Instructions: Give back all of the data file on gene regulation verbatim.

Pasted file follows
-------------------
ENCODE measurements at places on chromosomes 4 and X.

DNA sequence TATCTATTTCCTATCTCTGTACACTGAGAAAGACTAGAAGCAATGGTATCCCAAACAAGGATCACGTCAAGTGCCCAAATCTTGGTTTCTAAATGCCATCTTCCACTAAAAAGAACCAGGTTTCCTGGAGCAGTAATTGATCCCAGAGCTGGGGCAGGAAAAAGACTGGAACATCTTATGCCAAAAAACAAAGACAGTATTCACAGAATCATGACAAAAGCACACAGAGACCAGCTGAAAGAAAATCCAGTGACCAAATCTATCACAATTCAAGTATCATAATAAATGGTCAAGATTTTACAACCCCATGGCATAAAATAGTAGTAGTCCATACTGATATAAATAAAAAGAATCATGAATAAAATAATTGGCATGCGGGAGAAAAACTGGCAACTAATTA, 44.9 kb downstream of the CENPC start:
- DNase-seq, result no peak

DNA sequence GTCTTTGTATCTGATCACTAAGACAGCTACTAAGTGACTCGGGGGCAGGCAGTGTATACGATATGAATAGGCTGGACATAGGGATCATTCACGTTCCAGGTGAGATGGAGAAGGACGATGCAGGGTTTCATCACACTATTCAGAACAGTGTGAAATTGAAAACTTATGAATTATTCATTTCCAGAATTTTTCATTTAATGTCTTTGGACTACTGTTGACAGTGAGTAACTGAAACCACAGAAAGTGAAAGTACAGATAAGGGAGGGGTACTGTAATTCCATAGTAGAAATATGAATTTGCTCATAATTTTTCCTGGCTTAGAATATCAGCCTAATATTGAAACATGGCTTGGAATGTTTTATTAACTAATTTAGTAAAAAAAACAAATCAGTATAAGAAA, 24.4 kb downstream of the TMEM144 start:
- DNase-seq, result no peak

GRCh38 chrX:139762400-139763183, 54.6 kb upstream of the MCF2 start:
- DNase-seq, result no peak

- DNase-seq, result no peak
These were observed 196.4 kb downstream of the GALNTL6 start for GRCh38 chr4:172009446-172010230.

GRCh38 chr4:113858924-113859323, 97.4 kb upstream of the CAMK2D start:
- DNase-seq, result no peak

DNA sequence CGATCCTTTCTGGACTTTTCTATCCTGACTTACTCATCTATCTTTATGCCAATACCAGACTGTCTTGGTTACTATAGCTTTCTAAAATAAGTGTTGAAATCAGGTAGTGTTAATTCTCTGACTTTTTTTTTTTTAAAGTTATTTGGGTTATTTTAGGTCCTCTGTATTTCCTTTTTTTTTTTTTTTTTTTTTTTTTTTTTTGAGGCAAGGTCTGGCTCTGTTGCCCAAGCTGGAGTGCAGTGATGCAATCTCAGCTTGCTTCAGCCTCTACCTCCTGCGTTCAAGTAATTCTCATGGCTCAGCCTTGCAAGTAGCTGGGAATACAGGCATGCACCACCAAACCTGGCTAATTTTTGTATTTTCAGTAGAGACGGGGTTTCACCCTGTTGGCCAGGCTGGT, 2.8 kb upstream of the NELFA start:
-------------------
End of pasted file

ENCODE measurements at places on chromosomes 4 and X.

DNA sequence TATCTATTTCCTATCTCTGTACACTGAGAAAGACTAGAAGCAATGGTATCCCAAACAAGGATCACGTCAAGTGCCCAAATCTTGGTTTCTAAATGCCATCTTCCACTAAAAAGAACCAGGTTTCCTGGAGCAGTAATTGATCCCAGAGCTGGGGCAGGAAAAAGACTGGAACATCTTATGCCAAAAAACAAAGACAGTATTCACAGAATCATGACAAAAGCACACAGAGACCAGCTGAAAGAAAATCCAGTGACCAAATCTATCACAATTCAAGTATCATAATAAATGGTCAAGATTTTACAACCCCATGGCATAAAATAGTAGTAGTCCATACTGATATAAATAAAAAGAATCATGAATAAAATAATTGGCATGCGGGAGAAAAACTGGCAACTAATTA, 44.9 kb downstream of the CENPC start:
- DNase-seq, result no peak

DNA sequence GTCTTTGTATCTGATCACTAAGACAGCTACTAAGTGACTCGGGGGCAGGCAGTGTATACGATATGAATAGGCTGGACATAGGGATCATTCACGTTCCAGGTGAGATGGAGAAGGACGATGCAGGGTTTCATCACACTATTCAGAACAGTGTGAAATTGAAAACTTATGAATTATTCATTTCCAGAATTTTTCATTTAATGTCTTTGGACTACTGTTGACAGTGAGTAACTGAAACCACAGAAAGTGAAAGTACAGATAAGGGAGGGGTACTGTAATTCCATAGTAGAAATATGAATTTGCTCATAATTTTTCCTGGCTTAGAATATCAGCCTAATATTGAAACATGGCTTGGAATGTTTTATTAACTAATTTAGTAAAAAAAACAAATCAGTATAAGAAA, 24.4 kb downstream of the TMEM144 start:
- DNase-seq, result no peak

GRCh38 chrX:139762400-139763183, 54.6 kb upstream of the MCF2 start:
- DNase-seq, result no peak

- DNase-seq, result no peak
These were observed 196.4 kb downstream of the GALNTL6 start for GRCh38 chr4:172009446-172010230.

GRCh38 chr4:113858924-113859323, 97.4 kb upstream of the CAMK2D start:
- DNase-seq, result no peak

DNA sequence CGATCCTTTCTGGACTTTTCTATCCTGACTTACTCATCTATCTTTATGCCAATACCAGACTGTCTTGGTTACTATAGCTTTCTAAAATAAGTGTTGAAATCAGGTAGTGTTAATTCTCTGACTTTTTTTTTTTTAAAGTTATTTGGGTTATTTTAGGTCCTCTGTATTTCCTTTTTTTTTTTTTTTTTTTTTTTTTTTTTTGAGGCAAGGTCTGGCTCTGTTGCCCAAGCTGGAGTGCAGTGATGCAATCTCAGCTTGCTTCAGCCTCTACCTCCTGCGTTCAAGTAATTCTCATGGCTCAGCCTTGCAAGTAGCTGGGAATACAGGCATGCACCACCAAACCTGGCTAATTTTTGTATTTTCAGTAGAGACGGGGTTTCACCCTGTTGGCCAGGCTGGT, 2.8 kb upstream of the NELFA start: